The backlash against Mr. Parker has spread to “The Birth of a Nation,” which appropriates the title of one of the most important — and racist — films in American history and which was bought at Sundance for a record $17.5 million by Fox Searchlight.

Although its scheduled opening at the Toronto International Film Festival will continue as planned, the prestigious American Film Institute has canceled a scheduled screening and a question-and-answer session with Mr. Parker, stating an intent to host a panel discussing issues pertinent to the scandal.

The backlash has gone beyond festivals and gala screenings to questions of whether the film should be seen at all. The entertainment website Vulture featured a roundtable in which writers discussed whether it is morally justifiable to even see the film.

In her New York Times article to which Mr. Parker referred, Roxane Gay wrote: “Just as I cannot compartmentalize the various markers of my identity, I cannot value a movie, no matter how good or ‘important’ it might be, over the dignity of a woman whose story should be seen as just as important, a woman who is no longer alive to speak for herself, or benefit from any measure of justice.”

After Mr. Parker’s Ebony interview was published, Ms. Gay said on Twitter: “Okay, @NateParker. I see you listening. And trying to grow. I don’t know what to think but I see you.”

Cheryl Boone Isaacs, the first black president of the Academy of Motion Pictures who has made several changes to diversify the Academy “#OscarsSoWhite” membership, last week urged viewers to see the film and judge it apart from Mr. Parker’s person.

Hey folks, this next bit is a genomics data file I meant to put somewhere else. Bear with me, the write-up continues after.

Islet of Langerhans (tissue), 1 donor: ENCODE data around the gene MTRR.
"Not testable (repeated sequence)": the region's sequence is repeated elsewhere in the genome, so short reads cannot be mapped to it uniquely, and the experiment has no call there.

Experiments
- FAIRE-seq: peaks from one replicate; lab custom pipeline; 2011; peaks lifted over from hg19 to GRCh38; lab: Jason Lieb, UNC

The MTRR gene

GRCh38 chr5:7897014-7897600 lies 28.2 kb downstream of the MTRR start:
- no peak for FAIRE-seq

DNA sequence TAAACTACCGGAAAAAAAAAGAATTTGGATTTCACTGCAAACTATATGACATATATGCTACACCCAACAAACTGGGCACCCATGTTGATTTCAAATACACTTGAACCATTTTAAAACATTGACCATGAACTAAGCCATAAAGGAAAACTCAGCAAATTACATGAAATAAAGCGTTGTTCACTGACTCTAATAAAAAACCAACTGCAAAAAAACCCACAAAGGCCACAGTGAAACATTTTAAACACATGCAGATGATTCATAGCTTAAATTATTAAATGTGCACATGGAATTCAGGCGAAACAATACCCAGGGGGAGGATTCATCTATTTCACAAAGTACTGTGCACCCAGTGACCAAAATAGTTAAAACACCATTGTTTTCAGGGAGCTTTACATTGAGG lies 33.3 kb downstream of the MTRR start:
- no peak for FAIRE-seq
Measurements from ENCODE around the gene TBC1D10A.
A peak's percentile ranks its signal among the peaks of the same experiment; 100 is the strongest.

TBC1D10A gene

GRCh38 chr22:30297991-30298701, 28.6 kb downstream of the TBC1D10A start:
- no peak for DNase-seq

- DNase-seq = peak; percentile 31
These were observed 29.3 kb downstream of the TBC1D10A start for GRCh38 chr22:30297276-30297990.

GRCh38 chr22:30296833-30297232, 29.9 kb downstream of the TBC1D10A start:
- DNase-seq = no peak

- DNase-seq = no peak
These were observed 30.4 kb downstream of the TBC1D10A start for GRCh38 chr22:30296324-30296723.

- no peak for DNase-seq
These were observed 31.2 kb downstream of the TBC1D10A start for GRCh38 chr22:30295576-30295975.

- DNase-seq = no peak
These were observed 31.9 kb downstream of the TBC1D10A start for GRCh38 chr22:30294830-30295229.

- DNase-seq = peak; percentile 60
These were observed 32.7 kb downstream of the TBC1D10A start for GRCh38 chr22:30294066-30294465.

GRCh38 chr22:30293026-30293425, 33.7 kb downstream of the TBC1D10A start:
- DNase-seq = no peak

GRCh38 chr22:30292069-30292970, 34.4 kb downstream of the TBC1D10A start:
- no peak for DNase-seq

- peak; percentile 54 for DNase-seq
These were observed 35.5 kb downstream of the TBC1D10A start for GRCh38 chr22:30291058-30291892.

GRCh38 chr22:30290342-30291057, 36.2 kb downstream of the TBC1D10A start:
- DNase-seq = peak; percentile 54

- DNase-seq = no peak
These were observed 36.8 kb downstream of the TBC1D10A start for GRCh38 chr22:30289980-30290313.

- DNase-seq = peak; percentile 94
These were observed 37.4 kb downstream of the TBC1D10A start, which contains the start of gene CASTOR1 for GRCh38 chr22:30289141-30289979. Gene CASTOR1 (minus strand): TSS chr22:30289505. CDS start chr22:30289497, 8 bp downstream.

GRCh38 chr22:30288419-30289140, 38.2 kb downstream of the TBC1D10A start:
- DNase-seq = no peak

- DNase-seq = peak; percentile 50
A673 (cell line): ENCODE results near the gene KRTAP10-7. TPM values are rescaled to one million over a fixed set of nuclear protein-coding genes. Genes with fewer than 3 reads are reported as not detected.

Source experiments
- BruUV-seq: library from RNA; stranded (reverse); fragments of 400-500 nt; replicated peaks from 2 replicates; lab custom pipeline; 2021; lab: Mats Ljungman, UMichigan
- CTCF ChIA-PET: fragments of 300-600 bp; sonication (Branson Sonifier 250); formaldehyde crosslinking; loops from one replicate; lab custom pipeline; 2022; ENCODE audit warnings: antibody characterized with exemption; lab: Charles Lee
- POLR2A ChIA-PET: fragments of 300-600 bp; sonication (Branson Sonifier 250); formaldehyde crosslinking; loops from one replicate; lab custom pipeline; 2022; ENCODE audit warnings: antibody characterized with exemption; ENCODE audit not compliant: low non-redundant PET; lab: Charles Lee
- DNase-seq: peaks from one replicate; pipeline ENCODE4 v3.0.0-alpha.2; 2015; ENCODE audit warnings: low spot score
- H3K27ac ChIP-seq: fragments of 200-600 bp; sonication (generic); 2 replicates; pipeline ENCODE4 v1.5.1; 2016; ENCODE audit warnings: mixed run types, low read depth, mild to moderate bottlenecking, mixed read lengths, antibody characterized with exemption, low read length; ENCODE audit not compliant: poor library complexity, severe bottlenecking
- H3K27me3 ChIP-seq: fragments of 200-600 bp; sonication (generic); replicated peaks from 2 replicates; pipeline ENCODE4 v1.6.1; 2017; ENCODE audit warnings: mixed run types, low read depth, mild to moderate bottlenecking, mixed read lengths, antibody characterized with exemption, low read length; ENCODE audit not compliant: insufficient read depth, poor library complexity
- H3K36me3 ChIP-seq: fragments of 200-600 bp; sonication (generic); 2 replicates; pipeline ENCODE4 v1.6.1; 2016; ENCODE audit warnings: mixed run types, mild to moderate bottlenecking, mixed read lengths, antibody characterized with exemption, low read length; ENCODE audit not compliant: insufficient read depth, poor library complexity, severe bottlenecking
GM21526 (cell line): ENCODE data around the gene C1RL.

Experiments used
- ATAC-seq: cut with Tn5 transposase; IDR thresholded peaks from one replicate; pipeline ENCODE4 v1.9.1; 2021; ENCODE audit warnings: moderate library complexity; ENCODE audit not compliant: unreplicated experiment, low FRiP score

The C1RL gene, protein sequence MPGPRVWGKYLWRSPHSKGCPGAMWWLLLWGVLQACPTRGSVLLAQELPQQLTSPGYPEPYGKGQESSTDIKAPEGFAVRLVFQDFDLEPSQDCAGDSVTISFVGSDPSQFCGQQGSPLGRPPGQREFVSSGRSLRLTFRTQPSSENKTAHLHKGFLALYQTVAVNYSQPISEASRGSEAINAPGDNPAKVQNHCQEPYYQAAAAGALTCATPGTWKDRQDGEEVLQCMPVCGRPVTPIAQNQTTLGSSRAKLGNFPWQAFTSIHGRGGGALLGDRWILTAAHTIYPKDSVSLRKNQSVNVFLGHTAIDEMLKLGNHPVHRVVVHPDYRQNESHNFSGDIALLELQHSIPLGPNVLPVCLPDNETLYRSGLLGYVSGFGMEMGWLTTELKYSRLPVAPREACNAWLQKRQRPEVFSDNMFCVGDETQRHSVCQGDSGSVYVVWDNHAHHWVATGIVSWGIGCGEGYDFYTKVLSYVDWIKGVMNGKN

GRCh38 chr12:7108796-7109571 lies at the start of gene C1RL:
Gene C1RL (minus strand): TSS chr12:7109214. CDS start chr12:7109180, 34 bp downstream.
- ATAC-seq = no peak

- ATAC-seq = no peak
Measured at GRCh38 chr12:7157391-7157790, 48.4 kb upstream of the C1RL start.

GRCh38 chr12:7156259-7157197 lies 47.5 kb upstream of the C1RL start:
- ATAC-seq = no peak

“That’s one issue. That’s his personal issue and then there’s the issue of the movie,” she told TMZ in a video interview. “And with the issue of the movie, the important thing is for people to see it and enjoy the film, be impressed by the film, and I think that is what is very important.”

“Birth of a Nation” also is replete with Christian themes — Turner was educated as a preacher-apologist for slavery but became a fiery preacher-critic of the “peculiar institution” — and Mr. Parker’s self-proclaimed faith involved plans to market the film to religious audiences.

Race also has factored into the controversy because Mr. Parker is black and his accuser was white.

“It’s a complex situation. Add the racial angle, and it means there are many factors at work you can focus on, depending on your own point of view,” said Mr. Toto.

Mr. Parker is not without his famous supporters. Al Sharpton has raced to Mr. Parker’s defense, accusing Hollywood and “right-wing media” of attempting to prevent an important black story from being told. Anthony Anderson, star of the ABC sitcom “black•ish,” also spoke out in favor of Mr. Parker, as did singer/activist Harry Belafonte.

Still, the road to the Oscars and other awards could be long and inhospitable for “The Birth of a Nation.” Marcia Nasatir, an Academy Awards voter, told The Hollywood Reporter: “Do I want to see a movie from someone who has committed an assault against a woman and who I do not think recognizes his guilt? Right now, based on what I’ve read, I would not go to the movie.”

Although the film’s Oscar prospects have dimmed, the race has barely begun.

“If it’s a tight Oscar race, a few votes could be the deciding factor,” said Mr. Toto. “Oscar season has become like a presidential campaign, involving personal issues and speeches and things that don’t technically have to do with the films themselves, but they do matter.”

“The Birth of a Nation” hits theaters Oct. 7.